Magazine article The New Yorker

Briefly Noted

Magazine article The New Yorker

Briefly Noted

Article excerpt

Why Did I Ever, by Mary Robison (Counterpoint; $23). Money Breton is struggling to keep it together: she detests her job (which she is in danger of losing) as a Hollywood script doctor; her daughter is a recovering heroin addict; her son was the victim of a violent crime; her boyfriend isn't so sharp; and she watches a great deal of TV with a man who's almost--but not quite--a perfect companion. If all this sounds grim, it is, and yet there's grace and humor in the slippage between the ideal and the real: sure, we fall short, Robison seems to say, but more often than not a shrug and a quip save us from desperation. The author, who is known as a minimalist, here creates a narrative out of fragmented paragraphs, and the book works best when she strips Money's most explicit fears away. At these moments, a simple sentence fragment--"Canoe, moon, ukelele"--seems a close to perfect expression of lost beauty.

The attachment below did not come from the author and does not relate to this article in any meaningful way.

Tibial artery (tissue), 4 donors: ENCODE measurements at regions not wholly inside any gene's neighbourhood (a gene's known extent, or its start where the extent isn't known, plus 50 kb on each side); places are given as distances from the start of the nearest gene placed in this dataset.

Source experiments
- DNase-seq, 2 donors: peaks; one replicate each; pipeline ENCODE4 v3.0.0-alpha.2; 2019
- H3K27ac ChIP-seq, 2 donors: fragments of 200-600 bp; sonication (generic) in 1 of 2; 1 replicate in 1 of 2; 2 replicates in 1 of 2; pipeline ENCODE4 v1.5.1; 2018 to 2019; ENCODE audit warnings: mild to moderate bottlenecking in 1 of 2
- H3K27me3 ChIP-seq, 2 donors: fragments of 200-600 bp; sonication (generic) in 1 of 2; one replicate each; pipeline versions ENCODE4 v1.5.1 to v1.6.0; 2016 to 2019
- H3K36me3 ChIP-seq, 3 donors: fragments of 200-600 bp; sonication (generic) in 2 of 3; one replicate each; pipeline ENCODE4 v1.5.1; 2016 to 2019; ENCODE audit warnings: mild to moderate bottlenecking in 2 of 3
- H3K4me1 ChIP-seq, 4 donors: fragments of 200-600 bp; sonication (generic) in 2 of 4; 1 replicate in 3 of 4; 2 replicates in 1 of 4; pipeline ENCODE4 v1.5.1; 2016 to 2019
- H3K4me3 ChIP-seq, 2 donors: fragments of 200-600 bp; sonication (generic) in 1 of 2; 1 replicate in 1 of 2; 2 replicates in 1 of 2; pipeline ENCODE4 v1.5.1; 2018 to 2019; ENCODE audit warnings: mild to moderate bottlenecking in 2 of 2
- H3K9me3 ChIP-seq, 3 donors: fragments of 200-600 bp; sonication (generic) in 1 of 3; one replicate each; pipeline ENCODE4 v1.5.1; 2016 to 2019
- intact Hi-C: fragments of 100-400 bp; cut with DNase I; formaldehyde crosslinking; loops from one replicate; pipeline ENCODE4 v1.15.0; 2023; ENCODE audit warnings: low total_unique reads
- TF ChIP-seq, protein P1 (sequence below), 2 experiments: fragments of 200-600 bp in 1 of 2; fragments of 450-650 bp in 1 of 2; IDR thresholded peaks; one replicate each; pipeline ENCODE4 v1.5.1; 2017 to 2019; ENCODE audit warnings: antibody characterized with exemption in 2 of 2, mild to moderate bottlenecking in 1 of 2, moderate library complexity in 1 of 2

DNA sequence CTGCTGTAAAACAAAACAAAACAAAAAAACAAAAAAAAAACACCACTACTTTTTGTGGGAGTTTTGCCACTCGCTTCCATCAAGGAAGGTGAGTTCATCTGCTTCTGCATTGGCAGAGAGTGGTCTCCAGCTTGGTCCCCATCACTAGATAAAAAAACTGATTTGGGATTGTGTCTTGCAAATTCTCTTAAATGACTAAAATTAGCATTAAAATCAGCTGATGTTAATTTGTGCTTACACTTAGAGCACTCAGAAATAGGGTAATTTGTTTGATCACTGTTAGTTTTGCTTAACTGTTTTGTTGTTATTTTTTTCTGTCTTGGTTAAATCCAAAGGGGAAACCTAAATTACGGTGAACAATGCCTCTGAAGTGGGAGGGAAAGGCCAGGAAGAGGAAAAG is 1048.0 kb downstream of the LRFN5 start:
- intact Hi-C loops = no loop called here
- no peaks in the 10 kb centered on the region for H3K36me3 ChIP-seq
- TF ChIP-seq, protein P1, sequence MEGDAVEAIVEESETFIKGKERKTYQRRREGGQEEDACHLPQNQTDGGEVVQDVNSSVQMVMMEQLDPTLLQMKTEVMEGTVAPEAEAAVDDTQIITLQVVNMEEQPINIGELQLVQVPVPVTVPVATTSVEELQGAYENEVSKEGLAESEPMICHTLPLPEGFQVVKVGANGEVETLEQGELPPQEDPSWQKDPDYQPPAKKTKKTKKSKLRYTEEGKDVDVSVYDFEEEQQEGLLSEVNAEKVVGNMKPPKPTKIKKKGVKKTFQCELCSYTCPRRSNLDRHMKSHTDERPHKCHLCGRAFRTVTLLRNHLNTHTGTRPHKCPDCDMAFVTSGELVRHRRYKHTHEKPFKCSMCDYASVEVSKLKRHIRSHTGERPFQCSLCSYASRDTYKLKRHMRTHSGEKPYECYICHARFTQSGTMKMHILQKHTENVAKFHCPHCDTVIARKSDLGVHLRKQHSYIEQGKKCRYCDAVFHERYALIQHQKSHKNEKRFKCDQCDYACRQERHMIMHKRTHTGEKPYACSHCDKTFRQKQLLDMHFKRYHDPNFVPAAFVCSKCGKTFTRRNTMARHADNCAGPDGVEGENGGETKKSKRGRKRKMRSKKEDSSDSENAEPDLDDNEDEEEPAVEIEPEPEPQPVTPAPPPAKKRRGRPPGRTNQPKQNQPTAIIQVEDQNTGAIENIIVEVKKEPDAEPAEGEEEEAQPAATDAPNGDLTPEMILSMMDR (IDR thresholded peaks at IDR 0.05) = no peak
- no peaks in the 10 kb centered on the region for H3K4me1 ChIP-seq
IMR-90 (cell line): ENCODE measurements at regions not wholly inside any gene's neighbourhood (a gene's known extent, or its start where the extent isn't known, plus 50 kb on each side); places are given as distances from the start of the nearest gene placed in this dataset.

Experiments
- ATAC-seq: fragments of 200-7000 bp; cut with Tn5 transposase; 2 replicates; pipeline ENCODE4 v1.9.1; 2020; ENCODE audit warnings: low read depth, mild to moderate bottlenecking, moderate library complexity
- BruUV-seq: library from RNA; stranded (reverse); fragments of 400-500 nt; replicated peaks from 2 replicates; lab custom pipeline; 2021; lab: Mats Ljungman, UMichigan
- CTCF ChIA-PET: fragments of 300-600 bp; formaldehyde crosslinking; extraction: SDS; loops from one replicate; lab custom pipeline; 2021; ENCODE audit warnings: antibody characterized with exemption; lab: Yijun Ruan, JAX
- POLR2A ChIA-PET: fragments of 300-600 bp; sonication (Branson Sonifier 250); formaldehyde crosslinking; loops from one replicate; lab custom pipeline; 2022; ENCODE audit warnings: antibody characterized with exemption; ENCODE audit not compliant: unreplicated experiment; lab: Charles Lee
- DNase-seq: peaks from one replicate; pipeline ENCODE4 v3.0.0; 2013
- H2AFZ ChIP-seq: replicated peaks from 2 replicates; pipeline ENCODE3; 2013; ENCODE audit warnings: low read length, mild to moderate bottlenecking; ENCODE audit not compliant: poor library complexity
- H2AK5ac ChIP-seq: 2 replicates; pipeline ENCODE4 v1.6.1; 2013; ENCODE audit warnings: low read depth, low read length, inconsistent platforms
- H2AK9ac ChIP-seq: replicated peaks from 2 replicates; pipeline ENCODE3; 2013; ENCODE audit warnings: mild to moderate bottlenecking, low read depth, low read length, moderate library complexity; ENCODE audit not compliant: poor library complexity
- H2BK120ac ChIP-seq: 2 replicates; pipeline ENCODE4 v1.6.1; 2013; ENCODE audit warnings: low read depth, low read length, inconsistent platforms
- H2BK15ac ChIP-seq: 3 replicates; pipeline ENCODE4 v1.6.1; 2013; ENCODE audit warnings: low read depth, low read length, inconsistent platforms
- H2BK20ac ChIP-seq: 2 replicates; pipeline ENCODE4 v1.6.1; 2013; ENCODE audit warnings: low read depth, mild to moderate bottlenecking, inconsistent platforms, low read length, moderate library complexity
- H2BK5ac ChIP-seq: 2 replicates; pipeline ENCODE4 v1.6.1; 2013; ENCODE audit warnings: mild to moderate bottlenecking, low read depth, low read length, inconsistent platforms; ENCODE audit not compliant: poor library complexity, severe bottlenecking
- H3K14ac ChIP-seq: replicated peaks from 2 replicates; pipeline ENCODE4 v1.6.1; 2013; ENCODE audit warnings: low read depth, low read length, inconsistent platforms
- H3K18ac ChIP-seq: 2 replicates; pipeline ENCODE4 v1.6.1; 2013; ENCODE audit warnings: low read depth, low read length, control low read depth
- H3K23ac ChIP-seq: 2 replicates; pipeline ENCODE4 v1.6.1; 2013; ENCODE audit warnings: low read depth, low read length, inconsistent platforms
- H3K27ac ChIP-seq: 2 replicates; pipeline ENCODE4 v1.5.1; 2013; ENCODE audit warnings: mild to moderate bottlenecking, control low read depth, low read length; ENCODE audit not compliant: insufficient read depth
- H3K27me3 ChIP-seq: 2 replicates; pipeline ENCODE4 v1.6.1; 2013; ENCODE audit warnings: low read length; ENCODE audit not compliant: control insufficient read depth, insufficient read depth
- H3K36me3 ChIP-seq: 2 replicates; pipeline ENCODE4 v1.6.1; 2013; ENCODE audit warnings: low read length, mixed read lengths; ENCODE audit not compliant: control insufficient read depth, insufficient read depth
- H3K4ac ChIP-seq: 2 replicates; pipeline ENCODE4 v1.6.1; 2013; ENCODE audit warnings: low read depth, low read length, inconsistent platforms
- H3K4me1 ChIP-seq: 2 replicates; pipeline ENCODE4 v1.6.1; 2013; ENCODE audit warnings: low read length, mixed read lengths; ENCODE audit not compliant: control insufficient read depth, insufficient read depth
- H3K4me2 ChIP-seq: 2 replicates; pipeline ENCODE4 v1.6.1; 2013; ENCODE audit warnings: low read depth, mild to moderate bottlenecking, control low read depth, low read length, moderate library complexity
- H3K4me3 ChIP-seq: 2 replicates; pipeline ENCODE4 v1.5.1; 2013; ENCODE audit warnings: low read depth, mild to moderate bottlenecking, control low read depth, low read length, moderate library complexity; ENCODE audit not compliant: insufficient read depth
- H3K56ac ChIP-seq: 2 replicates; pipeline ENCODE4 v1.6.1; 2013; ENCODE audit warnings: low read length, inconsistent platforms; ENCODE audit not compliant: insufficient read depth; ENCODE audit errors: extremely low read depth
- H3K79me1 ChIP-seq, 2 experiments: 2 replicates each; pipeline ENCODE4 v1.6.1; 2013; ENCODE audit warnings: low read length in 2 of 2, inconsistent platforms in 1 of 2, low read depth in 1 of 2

The Subject Steve, by Sam Lipsyte (Broadway; $23.95). Steve is the subject of a medical study: he is dying of a disease that no one has ever seen before. His doctors, "freakshow impresarios" who could pass for deeply psychotic nephews of the Marx Brothers, dub it PREXIS: Preparatory Extinction Syndrome. But Steve is not ready to become extinct, and his adventures in resisting the inevitable make up the bulk of the book, as he looks for help from a generally unsympathetic cast, ranging from the sadistic, parable-obsessed cult leader Heinrich to Steve's near-genius daughter Fiona. A book about mortality is a risky prospect, but Lipsyte is very funny, and his stylistic high-wire act--a rowdy prose that is by turns shocking and lyrical--is equal to his daring premise.

Pox Americana: The Great Smallpox Epidemic of 1775-82, by Elizabeth A. Fenn (Hill & Wang; $25). When smallpox broke out during the American Revolution, conditions for contagion were ideal. …

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